Crucially, it was only if and to the extent that any use was actually made of the files that it would be possible for Marathon to demonstrate that any benefit had been obtained by the defendants from wrongful use of the confidential information. In this case, Marathon did not claim this, it only claimed licence fee damages based on the breach of duty in copying the files and retaining them. However, the value of the right was not in question; it was the value of the benefit derived and there was no such benefit.

Kerry manufactured edible infused oils (for example, basil flavoured sunflower oil). For many years it supplied these oils to Bakkavor, until Bakkavor decided to manufacture the oils within its own group of companies. In order to do this, Bakkavor used information which had been provided to it by Kerry and which Kerry claimed was confidential.

In order to determine whether Kelly's information was indeed confidential, the High Court applied the three-stage test set out in Coco v. A N Clark (Engineers) Ltd:

  1. Does the information have the necessary quality of confidence? In this case, the fact that some members of the public may have already known the information did not necessarily mean that Kerry's breach of confidence claim would necessarily fail. Similarly, if the information can be reverse engineered, a breach of confidence claim might still succeed. In this case, the reverse engineering would have taken a significant amount of work and so this element of the test could be founded.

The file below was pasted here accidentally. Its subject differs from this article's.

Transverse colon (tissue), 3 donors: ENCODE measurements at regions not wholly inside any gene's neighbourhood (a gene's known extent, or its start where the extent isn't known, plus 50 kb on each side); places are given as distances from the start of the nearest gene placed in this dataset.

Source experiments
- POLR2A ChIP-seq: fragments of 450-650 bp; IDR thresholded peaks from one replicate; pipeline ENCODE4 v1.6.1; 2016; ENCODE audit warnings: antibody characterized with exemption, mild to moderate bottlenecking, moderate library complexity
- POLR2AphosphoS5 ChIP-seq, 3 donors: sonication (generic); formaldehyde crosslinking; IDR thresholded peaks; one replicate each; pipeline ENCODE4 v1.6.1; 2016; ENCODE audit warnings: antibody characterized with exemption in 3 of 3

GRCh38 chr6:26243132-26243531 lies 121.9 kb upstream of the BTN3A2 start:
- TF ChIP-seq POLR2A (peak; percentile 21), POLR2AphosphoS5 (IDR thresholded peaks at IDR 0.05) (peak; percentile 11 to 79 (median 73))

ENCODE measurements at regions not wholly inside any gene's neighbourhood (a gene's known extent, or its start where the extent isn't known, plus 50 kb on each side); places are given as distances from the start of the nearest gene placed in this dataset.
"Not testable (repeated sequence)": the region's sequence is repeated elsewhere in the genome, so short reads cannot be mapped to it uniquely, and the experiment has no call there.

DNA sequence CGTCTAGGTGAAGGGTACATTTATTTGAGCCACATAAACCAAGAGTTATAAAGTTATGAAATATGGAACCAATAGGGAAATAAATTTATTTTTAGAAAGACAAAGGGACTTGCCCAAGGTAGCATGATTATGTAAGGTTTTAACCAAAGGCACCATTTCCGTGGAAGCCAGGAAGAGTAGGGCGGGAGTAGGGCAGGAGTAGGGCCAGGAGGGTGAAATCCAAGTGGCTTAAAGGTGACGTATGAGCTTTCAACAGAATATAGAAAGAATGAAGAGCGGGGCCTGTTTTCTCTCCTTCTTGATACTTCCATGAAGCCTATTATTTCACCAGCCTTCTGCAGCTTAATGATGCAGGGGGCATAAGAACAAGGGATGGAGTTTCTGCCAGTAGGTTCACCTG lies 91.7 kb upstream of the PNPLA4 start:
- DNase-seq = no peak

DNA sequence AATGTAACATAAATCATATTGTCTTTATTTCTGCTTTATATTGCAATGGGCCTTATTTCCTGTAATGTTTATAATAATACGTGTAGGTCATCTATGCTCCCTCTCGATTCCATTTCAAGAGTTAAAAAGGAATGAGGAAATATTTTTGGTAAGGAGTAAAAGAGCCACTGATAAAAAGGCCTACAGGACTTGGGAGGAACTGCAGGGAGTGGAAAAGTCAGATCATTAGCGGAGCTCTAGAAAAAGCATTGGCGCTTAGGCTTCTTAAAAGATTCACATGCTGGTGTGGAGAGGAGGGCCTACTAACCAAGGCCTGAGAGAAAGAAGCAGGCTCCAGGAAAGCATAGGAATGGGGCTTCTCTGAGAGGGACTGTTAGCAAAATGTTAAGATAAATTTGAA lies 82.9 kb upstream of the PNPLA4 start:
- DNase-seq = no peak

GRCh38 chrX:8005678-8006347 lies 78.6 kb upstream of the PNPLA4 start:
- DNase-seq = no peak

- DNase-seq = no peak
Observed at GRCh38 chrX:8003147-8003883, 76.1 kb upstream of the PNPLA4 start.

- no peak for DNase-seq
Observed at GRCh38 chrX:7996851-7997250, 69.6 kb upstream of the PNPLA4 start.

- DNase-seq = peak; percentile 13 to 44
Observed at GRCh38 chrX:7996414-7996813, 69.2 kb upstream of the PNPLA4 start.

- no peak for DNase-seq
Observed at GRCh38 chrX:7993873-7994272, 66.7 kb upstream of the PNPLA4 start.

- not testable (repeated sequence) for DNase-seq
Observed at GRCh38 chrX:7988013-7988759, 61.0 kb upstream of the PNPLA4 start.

2. Was the information imparted in circumstances importing an obligation of confidence? Kerry maintained, and this was accepted by the High Court, that Bakkavor had been made aware of the confidential nature of the information.
  3. Was there unauthorised use of that information to the detriment of the party communicating it? In this respect, the High Court referred to the fact that a potential defendant had not merely replicated the relevant confidential information precisely did not mean that he did not make use of it.

The High Court held that Kerry's information was confidential and granted an interim injunction until trial, prohibiting Bakkavor from using it. In granting the injunction, the High Court stated that where a claimant had established that the defendant had acted in breach of an equitable obligation of confidence and there is sufficient risk of repetition of this then the claimant is generally entitled to an injunction, save in exceptional circumstances. Good news for any potential claimant.

The injunction in question was a springboard injunction for one year to cancel out the head start that Bakkavor had gained by its improper use of the confidential information. Such injunctions may be granted where the information may have a limited degree of confidentiality even though it can be ascertained from public sources. The springboard doctrine might also apply to prevent a defendant from benefiting from its past misuse of confidential information, even though the information might now no longer be confidential. Going back to the High Court's finding in relation to the reverse engineering which was possible in this case, the injunction should be limited to the amount of time that it would take for, in this case, Bakkavor to reverse engineer the oils.

Whilst the Kerry case is not an employment-related case, both cases provide helpful guidance in terms of the considerations that the court will take into account when determining whether there has been a breach of the duty of confidence and, if so, what the appropriate remedy should be.